Fake Kneel Down
The Fake Kneel Down is similar to the Fake Spike, except it’s far more insidious. This only works when one team appears to be kneeling at the end of a half or a game, conceding the last few minutes of play. Instead, the quarterback feints at kneeling, then throws the ball to his receiver. To my knowledge, this play was an invention of the past twenty years.
The first time I remember the Fake Kneel Down was a showdown late in the 1987 NFL season between the Dallas Cowboys and Philadelphia Eagles. This was the strike-shortened season of ’87, and Buddy Ryan believed Tom Landry had run up the score against the Eagles in a "scab" game.
In a rematch after the real teams returned to play, the Eagles were leading the Cowboys late in the game. The Eagles had the ball near the Dallas goal line, a point where most teams kneel on the ball and take the win. Instead, Coach Ryan had Randall Cunningham pretend to kneel and then throw a touchdown for one last parting shot against the Cowboys. Once again, the play worked to perfection.
Hitch & Go
The hitch and go pattern is not necessarily a trick play, so much as it is a well-coordinated route and pump fake between the quarterback and his wide receiver. The wide receiver will run a slant rant and appear to be stopping to receive the ball. Meanwhile, the quarterback responds to this slant route by pump faking the ball, deceiving the cornerback about his intentions. Hopefully, the CB will "bite" on the fake, hoping to jump the route and get an interception.
Instead, the wide receiver takes off down the field. If the cornerback is running upfield for the interception and the receiver is running downfield, the receiver becomes wide open, allowing the quarterback to throw a deeper ball for longer yardage. As stated before, this is not necessarily a trick play, but an elaborate play, which typically takes an extra second or two to develop, exposing the quarterback to an increased risk of a sack.Okay, you knew most of these trick plays... but I'll bet you never heard of the "Fumblerooski"... or the "Skip Pass" variation of the "Double Pass"...It would take major cajones to attempt the "Skip Pass" trick... ironically, who better to attempt it than former Eagles great Donovan McNabb? He would have gained points off it on credibility factor alone...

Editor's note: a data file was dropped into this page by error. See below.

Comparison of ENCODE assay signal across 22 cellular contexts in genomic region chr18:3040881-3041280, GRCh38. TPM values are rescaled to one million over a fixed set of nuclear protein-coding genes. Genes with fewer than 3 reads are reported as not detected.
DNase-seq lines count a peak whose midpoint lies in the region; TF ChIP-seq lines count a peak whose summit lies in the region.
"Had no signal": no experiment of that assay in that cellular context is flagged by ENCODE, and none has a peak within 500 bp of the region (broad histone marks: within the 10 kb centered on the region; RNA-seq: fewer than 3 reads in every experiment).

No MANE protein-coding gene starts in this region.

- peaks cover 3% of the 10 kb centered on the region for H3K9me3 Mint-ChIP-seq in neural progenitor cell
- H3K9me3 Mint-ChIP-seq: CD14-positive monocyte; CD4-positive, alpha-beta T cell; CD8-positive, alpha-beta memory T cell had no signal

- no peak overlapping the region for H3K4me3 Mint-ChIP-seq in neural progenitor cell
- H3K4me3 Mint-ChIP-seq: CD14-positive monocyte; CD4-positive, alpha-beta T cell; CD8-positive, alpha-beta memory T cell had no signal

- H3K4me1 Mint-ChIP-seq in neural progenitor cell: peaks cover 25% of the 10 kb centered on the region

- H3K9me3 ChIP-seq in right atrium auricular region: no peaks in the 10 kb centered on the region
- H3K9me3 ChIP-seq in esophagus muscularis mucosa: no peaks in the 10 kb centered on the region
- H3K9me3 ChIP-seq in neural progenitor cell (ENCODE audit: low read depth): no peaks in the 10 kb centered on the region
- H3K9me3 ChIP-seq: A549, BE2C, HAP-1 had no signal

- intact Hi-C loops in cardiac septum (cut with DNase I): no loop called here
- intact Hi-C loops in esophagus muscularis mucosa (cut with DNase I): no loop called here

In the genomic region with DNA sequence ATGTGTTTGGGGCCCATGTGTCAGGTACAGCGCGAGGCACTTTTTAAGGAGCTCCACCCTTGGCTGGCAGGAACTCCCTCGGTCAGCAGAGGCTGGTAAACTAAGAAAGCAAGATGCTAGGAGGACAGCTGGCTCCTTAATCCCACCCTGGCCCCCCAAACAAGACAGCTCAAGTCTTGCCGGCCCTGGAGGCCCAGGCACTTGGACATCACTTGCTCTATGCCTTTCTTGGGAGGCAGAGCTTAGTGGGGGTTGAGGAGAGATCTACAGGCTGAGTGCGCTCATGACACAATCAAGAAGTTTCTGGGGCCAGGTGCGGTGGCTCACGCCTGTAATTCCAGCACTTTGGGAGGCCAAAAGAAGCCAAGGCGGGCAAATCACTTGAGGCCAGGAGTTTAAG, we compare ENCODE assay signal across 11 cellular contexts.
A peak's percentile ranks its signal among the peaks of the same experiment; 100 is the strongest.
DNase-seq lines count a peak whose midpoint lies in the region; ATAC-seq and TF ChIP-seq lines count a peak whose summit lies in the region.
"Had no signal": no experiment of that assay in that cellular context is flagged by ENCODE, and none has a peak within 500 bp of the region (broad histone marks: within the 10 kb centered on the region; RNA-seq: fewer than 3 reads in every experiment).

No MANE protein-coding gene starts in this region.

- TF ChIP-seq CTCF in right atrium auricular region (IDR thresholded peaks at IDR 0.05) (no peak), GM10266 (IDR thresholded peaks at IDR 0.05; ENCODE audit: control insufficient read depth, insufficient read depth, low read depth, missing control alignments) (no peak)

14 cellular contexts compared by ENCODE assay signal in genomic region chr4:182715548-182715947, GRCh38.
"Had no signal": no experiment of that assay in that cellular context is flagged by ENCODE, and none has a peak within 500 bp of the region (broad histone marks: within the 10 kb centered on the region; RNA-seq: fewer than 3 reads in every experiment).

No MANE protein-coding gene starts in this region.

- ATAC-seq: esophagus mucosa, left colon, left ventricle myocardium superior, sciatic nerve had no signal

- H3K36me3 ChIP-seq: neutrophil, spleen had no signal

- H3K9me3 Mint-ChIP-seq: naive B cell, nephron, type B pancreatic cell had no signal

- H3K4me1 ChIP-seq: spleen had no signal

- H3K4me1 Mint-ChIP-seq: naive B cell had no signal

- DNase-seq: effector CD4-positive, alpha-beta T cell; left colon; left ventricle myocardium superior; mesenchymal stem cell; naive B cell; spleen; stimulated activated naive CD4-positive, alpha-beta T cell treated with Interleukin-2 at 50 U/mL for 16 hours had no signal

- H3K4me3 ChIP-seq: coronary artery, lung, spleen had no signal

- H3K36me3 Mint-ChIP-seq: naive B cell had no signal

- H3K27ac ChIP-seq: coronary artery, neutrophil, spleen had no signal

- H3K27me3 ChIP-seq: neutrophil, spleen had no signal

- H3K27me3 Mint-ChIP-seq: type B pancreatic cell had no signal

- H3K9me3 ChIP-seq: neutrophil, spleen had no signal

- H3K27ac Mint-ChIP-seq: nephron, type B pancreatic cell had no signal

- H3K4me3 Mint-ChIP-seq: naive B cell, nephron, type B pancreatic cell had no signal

a rare weekend appearance by the dude from the north. just thought id pop in quick and say 'hello' to everyone . been so busy lately that i havent had a chance to come on here and rap.
not sure what to make of the trent edwards signing. we did need a 3rd qb so it makes sense from that perspective. still though, is it possible that he beats out kafka for the #2 spot? highly unlikely.....but if he does, it really doesnt say much for mk's abilities. heres hoping mike steps up in camp and becomes a solid #2.